That evening, the Synagogue was bubbling with activities; guests were trooping in and out in their numbers. While some Nigerians were heading for South Africa that night to be part of the 2010 Nations Cup opening ceremony, a large group of South Africans, numbering over 700, were in the Synagogue to celebrate with the prophet.

From the gate into the main building, excitement filled the air. Somehow, we looked like strangers; even the congregation knew that. At that point, I made contact with my guide, who later ushered me into the Prophet’s special room.

Though not your massive apartment, the room is properly furnished, with a connecting door from the back. I was still admiring the furniture, when TB Joshua, dressed in a simple three quarter short, a polo shirt and a slip on sandal, stepped in from the back door.

The Prophet... In the beginning

The Prophet… In the beginning

To be honest, his simplicity baffled me. I expected some little drama and razzmatazz before the coming of the man of God, but it was not like that. If not for his Afro hair and beards, I would have mistaken the Prophet for some lowly member of the congregation.

“Sorry for keeping you waiting; I had to leave some of my important visitors just to grant this interview. I like The Guardian newspapers; if you go to my house, that’s the paper I read. So, when they told me about this interview, I felt it’s something I should do. What do you want to know about me?“ he quizzed, beaming with smiles.

Look, Prophet TB Joshua is a fine man. Oh, yes, he is. Imagine if that Afro hair is trimmed down a bit and the beards shaved?

Right, have you taken time to look into his eyeballs? Albright, imagine Joshua dressed in one of those expensive suits, like the ones Pastors Chris Oyakhilome and his brother Chris Okotie usually wear? Now, you see.

BORN into the family of Mr. and Mrs. Kolawole Balogun of Arigi village, Ondo State, Joshua was brought up as a Christian. His farmer father was then the secretary of St. Stephen’s Church in his community; he played the role of a translator, whenever there was a visitor that couldn’t speak Yoruba.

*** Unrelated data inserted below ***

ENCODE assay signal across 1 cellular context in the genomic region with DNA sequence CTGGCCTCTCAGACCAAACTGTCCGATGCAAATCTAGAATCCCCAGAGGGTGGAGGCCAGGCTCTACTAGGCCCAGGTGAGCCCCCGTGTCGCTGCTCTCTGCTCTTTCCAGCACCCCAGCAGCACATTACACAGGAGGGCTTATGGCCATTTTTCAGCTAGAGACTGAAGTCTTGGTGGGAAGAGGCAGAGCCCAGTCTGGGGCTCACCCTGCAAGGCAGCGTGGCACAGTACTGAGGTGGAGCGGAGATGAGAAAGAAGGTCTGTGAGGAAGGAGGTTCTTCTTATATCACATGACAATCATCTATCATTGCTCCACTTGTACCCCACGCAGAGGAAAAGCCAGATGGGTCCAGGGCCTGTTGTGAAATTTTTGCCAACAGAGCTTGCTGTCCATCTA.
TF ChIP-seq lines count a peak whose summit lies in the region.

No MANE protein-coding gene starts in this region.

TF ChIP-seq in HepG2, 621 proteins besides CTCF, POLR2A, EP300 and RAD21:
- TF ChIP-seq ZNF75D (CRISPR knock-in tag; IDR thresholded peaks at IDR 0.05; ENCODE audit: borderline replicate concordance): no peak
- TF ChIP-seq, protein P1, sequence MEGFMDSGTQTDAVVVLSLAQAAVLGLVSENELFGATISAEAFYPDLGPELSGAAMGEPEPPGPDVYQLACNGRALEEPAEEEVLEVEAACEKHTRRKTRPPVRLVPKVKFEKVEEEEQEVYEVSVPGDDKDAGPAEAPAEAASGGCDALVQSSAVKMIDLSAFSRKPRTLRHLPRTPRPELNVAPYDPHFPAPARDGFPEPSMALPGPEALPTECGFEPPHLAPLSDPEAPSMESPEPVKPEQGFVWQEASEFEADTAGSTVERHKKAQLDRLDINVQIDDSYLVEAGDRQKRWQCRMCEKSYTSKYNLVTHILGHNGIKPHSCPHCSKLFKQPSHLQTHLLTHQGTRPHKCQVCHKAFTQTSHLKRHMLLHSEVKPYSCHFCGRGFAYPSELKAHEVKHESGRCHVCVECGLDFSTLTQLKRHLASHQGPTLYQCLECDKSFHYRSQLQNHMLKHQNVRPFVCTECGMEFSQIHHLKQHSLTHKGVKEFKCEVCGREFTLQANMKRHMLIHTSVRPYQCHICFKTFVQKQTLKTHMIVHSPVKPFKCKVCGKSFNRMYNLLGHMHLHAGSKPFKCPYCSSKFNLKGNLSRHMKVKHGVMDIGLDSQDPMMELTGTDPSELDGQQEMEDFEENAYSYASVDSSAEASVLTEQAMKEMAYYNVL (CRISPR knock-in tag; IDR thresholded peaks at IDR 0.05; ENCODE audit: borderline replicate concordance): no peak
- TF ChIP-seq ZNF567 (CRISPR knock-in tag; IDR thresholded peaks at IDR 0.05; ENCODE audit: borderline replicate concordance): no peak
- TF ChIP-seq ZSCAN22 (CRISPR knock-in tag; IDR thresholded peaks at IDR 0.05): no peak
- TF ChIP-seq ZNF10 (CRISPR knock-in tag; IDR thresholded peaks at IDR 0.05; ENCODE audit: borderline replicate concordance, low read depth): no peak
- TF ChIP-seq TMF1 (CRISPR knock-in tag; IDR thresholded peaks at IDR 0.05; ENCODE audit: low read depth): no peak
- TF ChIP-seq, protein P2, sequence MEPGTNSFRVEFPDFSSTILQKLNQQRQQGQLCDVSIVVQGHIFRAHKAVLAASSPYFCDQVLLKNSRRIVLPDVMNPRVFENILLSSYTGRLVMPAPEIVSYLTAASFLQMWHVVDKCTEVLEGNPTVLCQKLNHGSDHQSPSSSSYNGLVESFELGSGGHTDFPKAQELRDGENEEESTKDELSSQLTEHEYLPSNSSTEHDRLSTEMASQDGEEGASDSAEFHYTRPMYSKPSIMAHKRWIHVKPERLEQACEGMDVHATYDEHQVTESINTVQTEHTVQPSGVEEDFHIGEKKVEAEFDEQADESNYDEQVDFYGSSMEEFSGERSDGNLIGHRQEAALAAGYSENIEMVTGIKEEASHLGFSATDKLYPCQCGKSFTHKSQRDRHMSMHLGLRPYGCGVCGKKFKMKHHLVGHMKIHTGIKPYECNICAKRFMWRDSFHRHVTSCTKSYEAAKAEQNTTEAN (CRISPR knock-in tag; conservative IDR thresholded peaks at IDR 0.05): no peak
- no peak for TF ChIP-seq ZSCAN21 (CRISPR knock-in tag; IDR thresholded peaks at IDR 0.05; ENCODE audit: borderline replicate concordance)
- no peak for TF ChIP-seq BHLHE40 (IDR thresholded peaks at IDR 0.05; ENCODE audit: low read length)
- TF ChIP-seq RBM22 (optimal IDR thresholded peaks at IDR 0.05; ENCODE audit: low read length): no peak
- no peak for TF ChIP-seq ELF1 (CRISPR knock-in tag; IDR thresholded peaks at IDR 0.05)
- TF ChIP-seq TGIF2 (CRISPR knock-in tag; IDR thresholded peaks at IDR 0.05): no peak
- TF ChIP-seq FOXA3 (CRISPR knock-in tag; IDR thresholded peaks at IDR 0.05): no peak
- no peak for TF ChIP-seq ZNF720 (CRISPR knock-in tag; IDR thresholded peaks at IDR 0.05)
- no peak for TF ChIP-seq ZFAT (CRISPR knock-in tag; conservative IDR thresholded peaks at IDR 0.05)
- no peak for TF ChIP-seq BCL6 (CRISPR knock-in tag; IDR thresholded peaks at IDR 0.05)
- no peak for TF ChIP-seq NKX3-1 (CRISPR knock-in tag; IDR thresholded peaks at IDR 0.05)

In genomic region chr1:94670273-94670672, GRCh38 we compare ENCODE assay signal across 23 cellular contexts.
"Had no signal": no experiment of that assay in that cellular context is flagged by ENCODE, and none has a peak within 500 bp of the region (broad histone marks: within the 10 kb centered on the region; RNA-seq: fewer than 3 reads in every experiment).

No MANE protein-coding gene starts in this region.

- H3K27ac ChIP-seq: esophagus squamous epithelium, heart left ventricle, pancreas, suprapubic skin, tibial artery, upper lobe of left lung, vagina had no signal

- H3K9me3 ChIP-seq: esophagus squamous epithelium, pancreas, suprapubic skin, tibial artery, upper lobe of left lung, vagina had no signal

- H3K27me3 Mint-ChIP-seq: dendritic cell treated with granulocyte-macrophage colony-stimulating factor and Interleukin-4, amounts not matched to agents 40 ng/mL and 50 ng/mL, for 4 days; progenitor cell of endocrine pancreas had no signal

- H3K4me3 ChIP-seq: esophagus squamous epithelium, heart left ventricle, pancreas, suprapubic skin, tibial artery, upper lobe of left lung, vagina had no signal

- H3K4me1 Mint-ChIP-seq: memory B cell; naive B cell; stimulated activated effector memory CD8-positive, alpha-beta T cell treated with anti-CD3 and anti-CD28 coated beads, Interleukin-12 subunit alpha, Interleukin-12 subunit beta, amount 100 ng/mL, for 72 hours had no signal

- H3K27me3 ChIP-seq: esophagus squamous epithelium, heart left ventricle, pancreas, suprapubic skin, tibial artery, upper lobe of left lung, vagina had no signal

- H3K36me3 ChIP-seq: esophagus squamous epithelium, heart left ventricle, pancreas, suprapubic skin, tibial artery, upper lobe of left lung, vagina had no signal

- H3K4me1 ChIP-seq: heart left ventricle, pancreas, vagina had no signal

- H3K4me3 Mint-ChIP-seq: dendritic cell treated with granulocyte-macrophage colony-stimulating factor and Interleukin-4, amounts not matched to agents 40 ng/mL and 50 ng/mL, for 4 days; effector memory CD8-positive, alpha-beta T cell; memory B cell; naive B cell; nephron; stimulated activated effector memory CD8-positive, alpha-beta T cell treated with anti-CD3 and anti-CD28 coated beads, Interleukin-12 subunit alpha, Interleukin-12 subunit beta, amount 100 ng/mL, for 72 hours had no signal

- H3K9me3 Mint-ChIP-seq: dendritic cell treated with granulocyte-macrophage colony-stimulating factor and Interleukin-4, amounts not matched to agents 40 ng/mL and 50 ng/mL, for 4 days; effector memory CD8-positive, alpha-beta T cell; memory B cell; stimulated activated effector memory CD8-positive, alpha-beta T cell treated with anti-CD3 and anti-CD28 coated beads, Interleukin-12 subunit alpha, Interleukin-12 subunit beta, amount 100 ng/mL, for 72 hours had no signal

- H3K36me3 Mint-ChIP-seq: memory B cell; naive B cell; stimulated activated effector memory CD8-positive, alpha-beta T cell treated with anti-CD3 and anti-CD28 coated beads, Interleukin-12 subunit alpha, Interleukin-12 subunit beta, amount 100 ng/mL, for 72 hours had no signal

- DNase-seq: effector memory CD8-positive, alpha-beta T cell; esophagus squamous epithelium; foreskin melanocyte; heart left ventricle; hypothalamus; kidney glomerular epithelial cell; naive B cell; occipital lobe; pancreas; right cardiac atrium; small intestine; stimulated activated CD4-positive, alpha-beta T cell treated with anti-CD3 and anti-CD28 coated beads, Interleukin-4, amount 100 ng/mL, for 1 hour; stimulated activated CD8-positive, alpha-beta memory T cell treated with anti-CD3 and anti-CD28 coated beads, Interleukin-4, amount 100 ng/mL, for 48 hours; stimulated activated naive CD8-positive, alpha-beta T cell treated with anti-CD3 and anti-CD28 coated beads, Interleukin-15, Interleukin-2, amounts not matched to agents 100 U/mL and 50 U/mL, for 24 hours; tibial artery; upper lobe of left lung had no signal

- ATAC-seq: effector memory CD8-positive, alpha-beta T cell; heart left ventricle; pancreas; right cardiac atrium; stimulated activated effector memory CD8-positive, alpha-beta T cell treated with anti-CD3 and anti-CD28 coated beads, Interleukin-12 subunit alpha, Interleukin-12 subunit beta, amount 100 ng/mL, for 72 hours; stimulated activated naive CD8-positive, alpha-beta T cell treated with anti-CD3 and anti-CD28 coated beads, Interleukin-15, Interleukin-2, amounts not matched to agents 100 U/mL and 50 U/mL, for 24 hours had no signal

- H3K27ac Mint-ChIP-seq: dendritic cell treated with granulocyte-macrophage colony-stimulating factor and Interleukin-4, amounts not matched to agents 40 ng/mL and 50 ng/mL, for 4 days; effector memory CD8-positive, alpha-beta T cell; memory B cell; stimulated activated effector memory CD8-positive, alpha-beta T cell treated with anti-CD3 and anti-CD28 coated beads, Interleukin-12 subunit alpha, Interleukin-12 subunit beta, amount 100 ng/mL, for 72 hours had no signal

“He was not well lettered, but was better than most of his peers around then. Though he died while I was still small, I was like his pet. He would carry me to the Church and as a little boy; I would always run around and jump from the choir stand to the catechist’s table. I miss him dearly,” Joshua said.

With early exposure to Christianity, young Joshua developed interest in Bible knowledge; it was his favourite subject in school. He finished the New Testament book twice while still in primary six.

“My interest in the subject grew to the extent that I could read the whole Bible on the average of two months during my secondary school days. I was also the leader of the Scripture Union (SU) of my school,” he informed.

From all indications, TB Joshua’s large heart has little to do with his status as a prophet; it is an inborn thing.

“I had always wanted to be like any other person; when others are crying, I cry, when they are happy, I would be happy. I was really concerned about humanity; I mean people’s interest. I always want to make people happy by helping them.”

His wife... Evelyn

His wife… Evelyn

In school, Joshua’s charity heart was always at work. On many occasions, he used his school fees to settle other students’ fees.

“Not that I was rich, but because I could not withstand their tears. After giving out my school fees, I would go to the farm or construction sites to do menial jobs to settle mine. I did that many times and missed my classes, too,” he recalled with a smiling face.

And your mother is happy with you?

“Well, the first time I did that, my mother was not pleased with me because she was the only one financing my education. My father died when I was still a boy.”

Instead of endearing him to his mates, Joshua’s kindness yielded negative results.

“I was alone; they derided me, called me names and described me as a dunce that could give out any of his property to people. I repeated a class for about five times because I was always outside looking for menial jobs to pay my school fees. Then, I was propelled to do good by forces. But today, all that has changed; what I do right now is to help people to stand on their own and to be a channel of blessings to others,” he said.

From all indication, the ‘hatred’ on Prophet TB Joshua is actually not a new thing to him; the man seems to be used to it.

“As for me, I want to help people; I really want to help them. Not for anything, but because Jesus Christ wept with those that were weeping and celebrated with those celebrating,” he harped.